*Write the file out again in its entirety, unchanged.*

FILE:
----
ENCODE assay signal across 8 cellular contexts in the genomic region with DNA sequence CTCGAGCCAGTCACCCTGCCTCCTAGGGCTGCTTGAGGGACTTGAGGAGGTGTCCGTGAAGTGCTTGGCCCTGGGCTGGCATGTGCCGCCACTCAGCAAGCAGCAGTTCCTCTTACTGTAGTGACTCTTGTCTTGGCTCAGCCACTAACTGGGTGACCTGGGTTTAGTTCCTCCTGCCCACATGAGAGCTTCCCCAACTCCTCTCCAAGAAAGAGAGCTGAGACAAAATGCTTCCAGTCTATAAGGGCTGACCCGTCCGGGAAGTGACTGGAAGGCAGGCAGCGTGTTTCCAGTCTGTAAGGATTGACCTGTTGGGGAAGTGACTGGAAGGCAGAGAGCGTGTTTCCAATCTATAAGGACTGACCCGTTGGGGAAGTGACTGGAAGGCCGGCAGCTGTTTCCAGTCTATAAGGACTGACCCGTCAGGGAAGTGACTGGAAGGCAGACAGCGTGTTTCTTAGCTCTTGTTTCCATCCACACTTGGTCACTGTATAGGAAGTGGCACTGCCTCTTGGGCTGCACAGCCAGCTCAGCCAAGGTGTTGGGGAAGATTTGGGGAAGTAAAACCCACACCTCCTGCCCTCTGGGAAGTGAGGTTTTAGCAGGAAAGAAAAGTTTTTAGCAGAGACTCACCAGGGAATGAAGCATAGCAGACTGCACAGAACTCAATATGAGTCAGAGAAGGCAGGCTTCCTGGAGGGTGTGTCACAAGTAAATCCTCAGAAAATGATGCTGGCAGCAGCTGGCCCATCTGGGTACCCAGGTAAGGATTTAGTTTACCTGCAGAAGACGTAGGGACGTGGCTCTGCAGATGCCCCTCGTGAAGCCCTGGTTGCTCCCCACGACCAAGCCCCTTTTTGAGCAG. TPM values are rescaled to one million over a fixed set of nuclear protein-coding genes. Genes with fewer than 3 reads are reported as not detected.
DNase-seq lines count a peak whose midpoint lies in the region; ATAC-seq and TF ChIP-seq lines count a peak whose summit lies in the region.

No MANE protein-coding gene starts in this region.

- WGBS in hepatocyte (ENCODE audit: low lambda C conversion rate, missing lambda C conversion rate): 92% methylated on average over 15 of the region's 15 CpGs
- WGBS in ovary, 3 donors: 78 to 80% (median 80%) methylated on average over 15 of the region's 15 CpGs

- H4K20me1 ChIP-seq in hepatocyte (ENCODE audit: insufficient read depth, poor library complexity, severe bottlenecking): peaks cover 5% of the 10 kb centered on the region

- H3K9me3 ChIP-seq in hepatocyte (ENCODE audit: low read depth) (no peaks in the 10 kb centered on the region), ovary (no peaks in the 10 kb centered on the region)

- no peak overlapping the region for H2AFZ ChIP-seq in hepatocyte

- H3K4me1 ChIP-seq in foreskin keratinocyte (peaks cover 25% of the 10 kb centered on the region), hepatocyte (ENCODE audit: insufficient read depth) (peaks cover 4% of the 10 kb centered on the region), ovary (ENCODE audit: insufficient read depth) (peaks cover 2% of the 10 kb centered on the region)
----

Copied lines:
ENCODE assay signal across 8 cellular contexts in the genomic region with DNA sequence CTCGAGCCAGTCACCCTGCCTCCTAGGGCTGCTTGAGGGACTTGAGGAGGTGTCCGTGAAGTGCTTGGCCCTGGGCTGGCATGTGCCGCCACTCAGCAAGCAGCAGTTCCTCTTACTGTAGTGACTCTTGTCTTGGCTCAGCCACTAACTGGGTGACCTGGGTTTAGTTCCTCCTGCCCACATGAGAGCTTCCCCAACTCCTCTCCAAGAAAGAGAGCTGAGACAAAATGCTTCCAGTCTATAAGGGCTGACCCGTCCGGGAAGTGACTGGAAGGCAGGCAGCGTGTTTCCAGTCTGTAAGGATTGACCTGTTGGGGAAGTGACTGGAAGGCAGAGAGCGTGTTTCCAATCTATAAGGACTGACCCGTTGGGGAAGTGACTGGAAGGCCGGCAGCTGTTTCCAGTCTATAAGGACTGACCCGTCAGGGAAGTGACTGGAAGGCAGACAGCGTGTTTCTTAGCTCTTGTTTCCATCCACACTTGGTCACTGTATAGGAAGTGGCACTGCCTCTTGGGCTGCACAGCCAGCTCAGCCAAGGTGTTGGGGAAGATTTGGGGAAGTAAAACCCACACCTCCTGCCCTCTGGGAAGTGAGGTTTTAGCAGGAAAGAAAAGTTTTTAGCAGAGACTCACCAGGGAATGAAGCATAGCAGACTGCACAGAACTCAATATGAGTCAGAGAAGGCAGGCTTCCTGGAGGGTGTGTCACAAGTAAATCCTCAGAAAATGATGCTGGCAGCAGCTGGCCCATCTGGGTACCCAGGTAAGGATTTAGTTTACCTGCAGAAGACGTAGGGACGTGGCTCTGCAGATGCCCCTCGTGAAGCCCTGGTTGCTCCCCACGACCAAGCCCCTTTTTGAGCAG. TPM values are rescaled to one million over a fixed set of nuclear protein-coding genes. Genes with fewer than 3 reads are reported as not detected.
DNase-seq lines count a peak whose midpoint lies in the region; ATAC-seq and TF ChIP-seq lines count a peak whose summit lies in the region.

No MANE protein-coding gene starts in this region.

- WGBS in hepatocyte (ENCODE audit: low lambda C conversion rate, missing lambda C conversion rate): 92% methylated on average over 15 of the region's 15 CpGs
- WGBS in ovary, 3 donors: 78 to 80% (median 80%) methylated on average over 15 of the region's 15 CpGs

- H4K20me1 ChIP-seq in hepatocyte (ENCODE audit: insufficient read depth, poor library complexity, severe bottlenecking): peaks cover 5% of the 10 kb centered on the region

- H3K9me3 ChIP-seq in hepatocyte (ENCODE audit: low read depth) (no peaks in the 10 kb centered on the region), ovary (no peaks in the 10 kb centered on the region)

- no peak overlapping the region for H2AFZ ChIP-seq in hepatocyte

- H3K4me1 ChIP-seq in foreskin keratinocyte (peaks cover 25% of the 10 kb centered on the region), hepatocyte (ENCODE audit: insufficient read depth) (peaks cover 4% of the 10 kb centered on the region), ovary (ENCODE audit: insufficient read depth) (peaks cover 2% of the 10 kb centered on the region)